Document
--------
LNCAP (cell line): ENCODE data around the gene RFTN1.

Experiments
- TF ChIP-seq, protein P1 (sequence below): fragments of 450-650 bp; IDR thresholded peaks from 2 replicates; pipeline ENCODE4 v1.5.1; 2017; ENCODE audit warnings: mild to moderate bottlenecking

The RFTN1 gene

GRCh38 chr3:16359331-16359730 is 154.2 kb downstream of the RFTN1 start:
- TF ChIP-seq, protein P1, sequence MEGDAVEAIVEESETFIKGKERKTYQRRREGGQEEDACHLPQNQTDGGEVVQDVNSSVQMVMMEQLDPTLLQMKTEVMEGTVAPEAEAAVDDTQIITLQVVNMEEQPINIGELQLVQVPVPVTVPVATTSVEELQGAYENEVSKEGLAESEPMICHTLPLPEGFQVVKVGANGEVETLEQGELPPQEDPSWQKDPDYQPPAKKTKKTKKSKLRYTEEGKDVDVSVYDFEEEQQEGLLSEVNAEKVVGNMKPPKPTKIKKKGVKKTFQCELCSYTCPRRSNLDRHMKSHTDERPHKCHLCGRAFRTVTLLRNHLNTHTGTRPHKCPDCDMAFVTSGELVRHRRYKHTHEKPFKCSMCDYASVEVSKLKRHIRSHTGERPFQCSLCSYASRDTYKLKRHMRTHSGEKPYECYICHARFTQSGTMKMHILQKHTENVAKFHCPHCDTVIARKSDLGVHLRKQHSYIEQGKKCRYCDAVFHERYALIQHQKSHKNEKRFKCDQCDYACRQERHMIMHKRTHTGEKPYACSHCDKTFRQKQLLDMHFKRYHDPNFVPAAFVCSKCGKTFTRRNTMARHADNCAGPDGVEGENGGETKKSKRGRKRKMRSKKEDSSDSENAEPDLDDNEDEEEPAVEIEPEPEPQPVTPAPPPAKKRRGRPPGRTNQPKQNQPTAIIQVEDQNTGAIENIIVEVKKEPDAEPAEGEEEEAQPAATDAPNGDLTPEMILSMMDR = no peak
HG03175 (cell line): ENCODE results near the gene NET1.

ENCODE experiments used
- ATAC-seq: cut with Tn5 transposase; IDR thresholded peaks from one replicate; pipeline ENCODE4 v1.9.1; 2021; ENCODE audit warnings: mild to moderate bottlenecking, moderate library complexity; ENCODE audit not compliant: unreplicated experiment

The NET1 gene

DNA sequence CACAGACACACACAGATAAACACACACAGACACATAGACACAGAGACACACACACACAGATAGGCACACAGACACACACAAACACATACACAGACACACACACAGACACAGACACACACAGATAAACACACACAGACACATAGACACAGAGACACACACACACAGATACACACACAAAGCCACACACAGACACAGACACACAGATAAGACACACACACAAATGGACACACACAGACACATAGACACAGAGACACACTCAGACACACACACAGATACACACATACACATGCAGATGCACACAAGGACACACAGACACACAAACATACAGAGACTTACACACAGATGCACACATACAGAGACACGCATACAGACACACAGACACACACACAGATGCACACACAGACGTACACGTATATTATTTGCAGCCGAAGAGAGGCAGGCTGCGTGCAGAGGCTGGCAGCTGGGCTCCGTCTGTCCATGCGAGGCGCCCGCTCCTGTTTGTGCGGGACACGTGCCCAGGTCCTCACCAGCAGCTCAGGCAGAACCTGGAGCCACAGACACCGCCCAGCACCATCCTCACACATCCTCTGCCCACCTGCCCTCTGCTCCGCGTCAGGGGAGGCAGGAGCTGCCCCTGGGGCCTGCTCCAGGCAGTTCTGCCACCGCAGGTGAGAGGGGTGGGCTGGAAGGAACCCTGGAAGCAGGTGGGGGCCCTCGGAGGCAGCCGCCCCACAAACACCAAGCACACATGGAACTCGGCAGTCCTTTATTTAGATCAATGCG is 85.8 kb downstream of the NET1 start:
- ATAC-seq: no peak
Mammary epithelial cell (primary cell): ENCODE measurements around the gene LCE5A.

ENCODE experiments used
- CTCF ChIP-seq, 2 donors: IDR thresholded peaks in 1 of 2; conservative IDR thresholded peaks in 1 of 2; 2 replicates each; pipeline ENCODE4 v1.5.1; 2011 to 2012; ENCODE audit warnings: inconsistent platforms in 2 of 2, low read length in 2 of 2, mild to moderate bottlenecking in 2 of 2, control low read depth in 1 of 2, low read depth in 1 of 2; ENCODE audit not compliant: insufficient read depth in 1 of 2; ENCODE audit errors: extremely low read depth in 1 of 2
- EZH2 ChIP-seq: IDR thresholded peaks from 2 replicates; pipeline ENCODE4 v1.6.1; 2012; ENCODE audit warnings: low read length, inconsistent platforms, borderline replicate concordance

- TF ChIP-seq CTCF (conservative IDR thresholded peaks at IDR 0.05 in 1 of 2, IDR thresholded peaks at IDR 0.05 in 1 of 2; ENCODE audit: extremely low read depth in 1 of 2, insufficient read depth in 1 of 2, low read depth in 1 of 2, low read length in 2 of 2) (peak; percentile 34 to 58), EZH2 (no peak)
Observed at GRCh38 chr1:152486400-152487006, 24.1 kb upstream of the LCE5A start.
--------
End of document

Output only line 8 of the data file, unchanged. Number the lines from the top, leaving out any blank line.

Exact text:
ENCODE experiments used